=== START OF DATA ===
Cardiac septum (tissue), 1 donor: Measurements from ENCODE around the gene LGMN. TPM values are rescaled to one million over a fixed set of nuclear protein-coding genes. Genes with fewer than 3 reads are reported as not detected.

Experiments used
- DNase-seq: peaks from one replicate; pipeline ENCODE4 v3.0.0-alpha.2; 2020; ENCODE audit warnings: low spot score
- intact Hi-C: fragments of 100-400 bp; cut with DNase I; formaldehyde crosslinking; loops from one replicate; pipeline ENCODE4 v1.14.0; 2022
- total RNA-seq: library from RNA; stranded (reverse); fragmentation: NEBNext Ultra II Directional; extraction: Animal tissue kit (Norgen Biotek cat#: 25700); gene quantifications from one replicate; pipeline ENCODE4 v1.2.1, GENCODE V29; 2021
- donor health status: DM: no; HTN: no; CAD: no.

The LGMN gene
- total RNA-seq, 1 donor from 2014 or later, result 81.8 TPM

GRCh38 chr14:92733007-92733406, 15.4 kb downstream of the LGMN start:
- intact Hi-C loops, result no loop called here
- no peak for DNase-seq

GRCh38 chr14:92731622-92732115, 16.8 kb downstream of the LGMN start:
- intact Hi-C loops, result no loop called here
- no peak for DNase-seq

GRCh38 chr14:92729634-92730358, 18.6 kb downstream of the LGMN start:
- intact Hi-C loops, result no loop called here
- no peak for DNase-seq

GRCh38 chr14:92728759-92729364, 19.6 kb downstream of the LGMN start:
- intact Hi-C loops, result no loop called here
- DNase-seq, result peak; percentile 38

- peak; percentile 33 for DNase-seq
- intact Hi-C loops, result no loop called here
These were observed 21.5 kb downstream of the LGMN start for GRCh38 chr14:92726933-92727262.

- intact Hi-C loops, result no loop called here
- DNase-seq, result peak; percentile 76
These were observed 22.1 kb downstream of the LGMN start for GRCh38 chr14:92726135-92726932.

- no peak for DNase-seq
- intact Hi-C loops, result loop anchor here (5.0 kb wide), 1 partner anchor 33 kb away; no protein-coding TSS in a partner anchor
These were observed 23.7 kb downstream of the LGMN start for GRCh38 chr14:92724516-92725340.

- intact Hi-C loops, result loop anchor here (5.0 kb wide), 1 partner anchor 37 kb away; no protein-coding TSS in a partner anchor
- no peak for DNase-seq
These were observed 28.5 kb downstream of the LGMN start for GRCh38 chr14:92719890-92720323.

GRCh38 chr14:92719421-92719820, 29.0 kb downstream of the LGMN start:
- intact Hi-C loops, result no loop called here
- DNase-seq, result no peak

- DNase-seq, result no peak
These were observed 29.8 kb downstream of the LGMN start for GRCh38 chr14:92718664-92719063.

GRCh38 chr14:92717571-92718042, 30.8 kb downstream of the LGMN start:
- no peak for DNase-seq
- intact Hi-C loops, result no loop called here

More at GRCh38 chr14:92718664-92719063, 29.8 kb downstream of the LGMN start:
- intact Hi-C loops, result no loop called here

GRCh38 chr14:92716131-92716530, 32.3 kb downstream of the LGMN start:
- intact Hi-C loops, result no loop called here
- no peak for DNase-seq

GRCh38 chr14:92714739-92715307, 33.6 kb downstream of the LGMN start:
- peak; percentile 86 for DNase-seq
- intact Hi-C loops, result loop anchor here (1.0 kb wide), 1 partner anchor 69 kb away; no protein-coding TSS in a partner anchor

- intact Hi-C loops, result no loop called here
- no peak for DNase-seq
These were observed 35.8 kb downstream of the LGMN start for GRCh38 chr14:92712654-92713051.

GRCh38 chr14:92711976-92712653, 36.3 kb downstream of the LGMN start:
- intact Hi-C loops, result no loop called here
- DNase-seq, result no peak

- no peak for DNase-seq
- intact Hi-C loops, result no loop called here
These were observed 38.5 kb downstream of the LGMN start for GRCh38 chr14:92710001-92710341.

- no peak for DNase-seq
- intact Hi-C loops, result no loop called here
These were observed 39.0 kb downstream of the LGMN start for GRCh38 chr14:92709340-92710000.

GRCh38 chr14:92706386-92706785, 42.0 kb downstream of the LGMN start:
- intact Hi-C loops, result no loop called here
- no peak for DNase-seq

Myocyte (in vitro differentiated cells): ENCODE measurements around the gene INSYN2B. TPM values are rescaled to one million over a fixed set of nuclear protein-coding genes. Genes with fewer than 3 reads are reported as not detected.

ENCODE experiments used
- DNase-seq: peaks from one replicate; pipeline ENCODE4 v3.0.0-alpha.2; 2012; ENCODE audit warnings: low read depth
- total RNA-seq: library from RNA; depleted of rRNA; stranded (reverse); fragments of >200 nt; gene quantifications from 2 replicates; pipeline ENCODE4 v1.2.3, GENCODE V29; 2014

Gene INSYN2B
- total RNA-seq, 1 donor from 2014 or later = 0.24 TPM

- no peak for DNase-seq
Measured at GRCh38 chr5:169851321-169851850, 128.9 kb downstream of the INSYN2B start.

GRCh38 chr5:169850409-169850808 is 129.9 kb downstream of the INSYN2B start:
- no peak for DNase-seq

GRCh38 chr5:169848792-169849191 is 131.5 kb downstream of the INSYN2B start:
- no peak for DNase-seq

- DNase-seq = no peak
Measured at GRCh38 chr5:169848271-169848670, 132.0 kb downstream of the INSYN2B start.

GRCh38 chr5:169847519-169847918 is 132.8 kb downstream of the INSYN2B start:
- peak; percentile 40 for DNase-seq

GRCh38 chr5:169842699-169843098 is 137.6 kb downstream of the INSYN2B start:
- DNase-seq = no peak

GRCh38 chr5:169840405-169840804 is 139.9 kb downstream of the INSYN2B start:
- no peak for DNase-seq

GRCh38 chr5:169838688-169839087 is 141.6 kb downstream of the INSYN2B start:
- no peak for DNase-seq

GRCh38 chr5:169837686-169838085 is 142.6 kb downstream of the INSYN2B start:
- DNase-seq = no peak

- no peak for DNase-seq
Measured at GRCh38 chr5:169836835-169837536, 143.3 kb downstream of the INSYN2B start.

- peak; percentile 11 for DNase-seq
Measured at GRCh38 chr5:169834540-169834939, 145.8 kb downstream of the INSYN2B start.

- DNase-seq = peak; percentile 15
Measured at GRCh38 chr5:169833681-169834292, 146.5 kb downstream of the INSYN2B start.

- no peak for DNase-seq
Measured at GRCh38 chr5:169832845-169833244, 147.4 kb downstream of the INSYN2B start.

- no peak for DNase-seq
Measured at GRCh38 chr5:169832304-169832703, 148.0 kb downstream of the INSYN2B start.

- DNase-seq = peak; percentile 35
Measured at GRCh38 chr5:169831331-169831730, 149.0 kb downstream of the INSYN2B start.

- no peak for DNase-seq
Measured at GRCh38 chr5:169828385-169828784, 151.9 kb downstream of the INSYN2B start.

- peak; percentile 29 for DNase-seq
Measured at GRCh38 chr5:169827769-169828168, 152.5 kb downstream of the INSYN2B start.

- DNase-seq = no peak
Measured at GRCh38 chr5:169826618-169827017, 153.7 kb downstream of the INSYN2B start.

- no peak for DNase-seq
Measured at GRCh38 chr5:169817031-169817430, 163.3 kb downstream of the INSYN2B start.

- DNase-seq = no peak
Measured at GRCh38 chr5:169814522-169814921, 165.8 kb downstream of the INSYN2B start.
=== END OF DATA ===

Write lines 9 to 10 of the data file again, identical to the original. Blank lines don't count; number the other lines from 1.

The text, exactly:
GRCh38 chr14:92733007-92733406, 15.4 kb downstream of the LGMN start:
- intact Hi-C loops, result no loop called here